Sitting by the pool, down in Fort Lauderdale to celebrate a pal's 30th birthday, the relaxed conversation turns -- both in topic and tone -- to Amsterdam. With seriousness befitting news of a friend getting laid off, or a terminal diagnosis, someone says, ''They're getting rid of the Red Light District.''
The worry was that the nature of this unique city was changing for the worst. No more brothels, no more coffee houses, no more fun. Really, once you've seen the Anne Frank House, Amsterdam is not so compelling. Certainly, no one will be going for the weather. Granted, the Dutch Resistance Museum is one of my favorite museums in the world, but now that I've seen it.... I'd go back to Amsterdam not for Rembrandt, but for a leisurely coffee-house afternoon, followed by Dutch pancakes. But is that still an option? Apparently so.
The Red Light District clean-up is aimed at keeping Amsterdam tidy, while countering a reported push by Eastern European organized crime that's transforming the infamous maze of narrow streets lined with seedy brothels into something downright scary. As for the smoky, choose-your-weed coffeehouses, they don't seem to be part of the clean-up equation, thankfully.
It's not surprising, however, that people might worry that Amsterdam was going the way of Times Square. When local authorities decide a great rain will wash away all the scum, the scrub-downs generally seem to be sweeping. Take the effort in Las Vegas a few years back when the mood was supposed to be ''family friendly,'' re-christening America's vice capital into a sandy version of Branson, Mo. Of course, things are back to normal, and the ''bring the kids'' campaign has reverted to an assurance that tales of your bad behavior will stay in Vegas.
Still, it doesn't seem that all local-level politicos of various destinations understand the economic lesson that Vegas hoteliers must've learned: Tourists like vice. As Michel Houellebecq's Platform protagonist observes, people on vacation want, probably more than anything else, to get laid. Whether with a spouse, partner or prostitute, it is arguably a priority. There's little doubt that the undercurrent of every housewife-aimed Sandals Resorts ad translates to much more than ''coitus.''
On a trip to Thailand last November, the country that taught the world there is more than one way to play ping-pong, the mood also seemed to be more buttoned up than in past visits. I couldn't put my finger on it, but it seemed like the post-coup sensibility was to move toward making the country more like Malaysia or Singapore. These are not countries, with their varying degrees of homophobia, I'd ever wish to visit. If Thai authorities really wanted to secure their spot as Earth's vacation country, they should move in the other direction on the vice scale and end their draconian punishments for ''light drugs,'' to borrow a phrase from Dutch signage. The joy of visiting Thailand is always somewhat diminished for me when moving through the airport customs line. I know I don't have anything to hide, but when people can be executed for drug trafficking, how can I not imagine nightmarish images from Midnight Express?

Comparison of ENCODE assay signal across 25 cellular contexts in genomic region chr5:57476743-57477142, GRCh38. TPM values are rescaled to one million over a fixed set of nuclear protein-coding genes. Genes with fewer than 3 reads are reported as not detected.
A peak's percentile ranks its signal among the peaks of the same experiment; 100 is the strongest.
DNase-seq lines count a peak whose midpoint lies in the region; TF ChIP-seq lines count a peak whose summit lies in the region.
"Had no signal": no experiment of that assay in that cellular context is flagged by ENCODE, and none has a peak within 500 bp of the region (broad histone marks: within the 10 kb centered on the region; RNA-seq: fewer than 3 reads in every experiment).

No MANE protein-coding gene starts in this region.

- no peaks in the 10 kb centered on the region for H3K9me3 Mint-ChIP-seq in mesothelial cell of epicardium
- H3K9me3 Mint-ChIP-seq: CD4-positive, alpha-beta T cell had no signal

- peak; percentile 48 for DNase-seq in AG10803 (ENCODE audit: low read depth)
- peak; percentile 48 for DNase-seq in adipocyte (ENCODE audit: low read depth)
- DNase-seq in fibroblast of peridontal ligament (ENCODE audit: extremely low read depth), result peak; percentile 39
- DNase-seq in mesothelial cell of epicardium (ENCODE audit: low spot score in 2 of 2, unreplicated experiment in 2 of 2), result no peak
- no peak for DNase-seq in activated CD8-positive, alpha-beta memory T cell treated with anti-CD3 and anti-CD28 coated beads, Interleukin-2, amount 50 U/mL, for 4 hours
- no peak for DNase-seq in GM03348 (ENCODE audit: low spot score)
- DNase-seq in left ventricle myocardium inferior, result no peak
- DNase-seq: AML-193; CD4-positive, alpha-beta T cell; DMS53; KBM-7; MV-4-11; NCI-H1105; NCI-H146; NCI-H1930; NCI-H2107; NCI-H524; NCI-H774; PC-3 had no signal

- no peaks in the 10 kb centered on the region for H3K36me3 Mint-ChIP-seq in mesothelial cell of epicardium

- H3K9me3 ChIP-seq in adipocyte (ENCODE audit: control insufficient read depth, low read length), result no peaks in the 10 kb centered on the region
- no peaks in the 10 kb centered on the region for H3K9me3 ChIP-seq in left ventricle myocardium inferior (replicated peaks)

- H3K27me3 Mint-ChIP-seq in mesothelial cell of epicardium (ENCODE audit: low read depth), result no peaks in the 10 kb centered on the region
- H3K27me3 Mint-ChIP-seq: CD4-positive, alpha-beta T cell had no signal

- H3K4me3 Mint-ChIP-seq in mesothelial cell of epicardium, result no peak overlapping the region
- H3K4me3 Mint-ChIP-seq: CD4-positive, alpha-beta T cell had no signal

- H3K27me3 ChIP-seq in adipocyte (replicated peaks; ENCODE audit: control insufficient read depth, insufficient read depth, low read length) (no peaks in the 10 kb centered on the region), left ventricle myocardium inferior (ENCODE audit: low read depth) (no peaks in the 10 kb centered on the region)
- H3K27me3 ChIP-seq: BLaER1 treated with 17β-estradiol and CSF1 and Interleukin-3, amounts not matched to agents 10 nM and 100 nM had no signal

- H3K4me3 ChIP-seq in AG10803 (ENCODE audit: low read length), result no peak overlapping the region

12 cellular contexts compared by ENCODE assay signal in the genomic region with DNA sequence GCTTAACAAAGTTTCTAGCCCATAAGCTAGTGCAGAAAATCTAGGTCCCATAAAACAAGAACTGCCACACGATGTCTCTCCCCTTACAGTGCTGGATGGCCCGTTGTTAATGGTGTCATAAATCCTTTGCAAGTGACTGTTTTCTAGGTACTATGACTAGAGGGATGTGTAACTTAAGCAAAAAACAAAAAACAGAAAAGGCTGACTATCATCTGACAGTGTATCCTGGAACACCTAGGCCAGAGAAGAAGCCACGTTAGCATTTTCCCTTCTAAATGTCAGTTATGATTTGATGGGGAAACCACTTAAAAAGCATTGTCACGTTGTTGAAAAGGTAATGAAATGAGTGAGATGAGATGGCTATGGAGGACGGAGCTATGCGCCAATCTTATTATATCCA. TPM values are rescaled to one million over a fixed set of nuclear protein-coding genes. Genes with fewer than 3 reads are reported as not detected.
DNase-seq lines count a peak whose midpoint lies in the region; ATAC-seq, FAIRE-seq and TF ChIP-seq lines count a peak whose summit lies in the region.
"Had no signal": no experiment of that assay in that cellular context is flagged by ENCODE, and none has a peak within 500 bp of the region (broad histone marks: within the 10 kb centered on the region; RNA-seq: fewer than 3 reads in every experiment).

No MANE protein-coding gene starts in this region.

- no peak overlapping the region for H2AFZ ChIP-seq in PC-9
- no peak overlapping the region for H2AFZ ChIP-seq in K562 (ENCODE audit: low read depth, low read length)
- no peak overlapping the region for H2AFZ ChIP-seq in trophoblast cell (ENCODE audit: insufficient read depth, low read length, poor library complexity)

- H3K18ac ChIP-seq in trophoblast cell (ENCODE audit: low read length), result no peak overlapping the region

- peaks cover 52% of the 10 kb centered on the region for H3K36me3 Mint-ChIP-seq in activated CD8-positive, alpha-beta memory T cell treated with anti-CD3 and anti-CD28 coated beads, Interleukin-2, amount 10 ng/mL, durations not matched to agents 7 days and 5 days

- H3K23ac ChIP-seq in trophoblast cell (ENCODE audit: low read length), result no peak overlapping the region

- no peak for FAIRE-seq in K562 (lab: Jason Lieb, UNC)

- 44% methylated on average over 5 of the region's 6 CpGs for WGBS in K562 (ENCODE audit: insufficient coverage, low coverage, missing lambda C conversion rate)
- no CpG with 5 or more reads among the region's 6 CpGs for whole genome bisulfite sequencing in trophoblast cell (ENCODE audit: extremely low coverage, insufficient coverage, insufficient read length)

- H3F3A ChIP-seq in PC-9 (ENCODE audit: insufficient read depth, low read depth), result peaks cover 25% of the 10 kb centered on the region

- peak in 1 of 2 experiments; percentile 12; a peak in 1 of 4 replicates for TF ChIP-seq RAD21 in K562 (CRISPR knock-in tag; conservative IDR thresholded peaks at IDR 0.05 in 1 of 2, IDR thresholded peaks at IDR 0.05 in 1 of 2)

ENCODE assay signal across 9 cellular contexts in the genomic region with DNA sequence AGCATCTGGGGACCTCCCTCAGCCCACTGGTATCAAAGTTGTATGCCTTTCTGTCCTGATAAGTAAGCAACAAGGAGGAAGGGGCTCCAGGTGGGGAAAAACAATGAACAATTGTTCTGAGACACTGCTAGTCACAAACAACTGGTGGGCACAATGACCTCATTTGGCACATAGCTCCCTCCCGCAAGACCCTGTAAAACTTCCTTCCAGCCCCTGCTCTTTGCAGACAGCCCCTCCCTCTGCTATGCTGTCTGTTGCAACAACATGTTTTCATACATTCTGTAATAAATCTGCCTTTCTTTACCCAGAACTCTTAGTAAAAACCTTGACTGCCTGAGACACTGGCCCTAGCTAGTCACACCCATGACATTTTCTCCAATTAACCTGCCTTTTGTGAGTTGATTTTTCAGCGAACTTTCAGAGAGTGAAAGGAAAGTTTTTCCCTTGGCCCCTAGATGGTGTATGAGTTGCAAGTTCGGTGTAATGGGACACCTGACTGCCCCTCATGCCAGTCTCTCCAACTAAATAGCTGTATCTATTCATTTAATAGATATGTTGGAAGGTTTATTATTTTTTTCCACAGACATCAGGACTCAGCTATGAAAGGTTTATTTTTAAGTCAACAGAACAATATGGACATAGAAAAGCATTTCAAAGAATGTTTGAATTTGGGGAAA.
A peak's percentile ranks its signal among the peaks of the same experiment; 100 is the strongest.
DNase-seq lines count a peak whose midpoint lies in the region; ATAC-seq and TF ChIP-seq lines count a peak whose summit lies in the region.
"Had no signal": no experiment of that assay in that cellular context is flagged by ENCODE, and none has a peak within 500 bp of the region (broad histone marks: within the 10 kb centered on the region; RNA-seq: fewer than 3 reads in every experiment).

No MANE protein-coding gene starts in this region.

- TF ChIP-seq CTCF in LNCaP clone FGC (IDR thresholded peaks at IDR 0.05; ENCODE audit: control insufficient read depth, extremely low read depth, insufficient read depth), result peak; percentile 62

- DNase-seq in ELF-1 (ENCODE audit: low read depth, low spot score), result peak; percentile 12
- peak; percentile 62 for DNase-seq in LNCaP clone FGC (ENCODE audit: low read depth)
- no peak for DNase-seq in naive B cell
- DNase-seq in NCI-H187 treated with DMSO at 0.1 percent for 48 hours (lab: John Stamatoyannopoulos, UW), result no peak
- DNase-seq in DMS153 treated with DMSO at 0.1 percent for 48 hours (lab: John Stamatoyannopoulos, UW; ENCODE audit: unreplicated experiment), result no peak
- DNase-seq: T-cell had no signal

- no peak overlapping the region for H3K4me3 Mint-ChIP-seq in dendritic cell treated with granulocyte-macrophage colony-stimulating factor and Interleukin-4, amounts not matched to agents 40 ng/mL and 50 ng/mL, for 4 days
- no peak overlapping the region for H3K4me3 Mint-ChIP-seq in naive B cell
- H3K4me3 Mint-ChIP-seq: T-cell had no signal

Even here in Fort Lauderdale, the homophobic mayor, Jim Naugle, is making a push to fight man-on-man action in public bathrooms. Never mind that the problem seems to be something that exists only in his imagination. He should be infinitely more concerned with a recent gay bashing and a murder that looks suspiciously homophobic -- crimes with actual victims.
That brings me back to D.C. and the end of the ''swinging dick'' clubs. It's a term we used affectionately, and these were venues we would visit when we had gay friends -- or adventurous straight women -- visiting from out of town. It was a point of pride that the District was one of the few locales in America where the dancers could strip down to their sox. If my straight brother comes to visit I might take him to a Nationals game, but isn't there room in D.C. for both?
I understand that a tidy, safe city is important. I feel for Herbert van Hasselt, who heads a group that maintains a 14th century church in Amsterdam's Red Light District. His values seem similar to mine when he tells the International Herald Tribune: ''I'm not looking for bourgeois boredom, but it would be nice to see a few more regular people and some normal restaurants here. I'm tired of roaming drunks that urinate every night on our ancient walls.''
Well put. Here at home, that could mean the District working perhaps a bit harder to bring back those ''swinging dick'' clubs that must have been profitable to have been around for so many years, but a 21st century version. The old venues were in a shabby neighborhood, albeit not as shabby as it was before they moved in. The city bent over backwards to get us a bright, shiny new stadium. Surely there's room for a bright, shiny adult-entertainment block, as well. And unlike the deal with the Nationals, I bet the proprietors would be prepared to shoulder the financial risks all by themselves. I don't think they'd need a handout, just permission.
Will O'Bryan, Metro Weekly's managing editor, was born as the Stonewall Riots ended, making him a Stonewall Baby, he insists. He can be reached at firstname.lastname@example.org.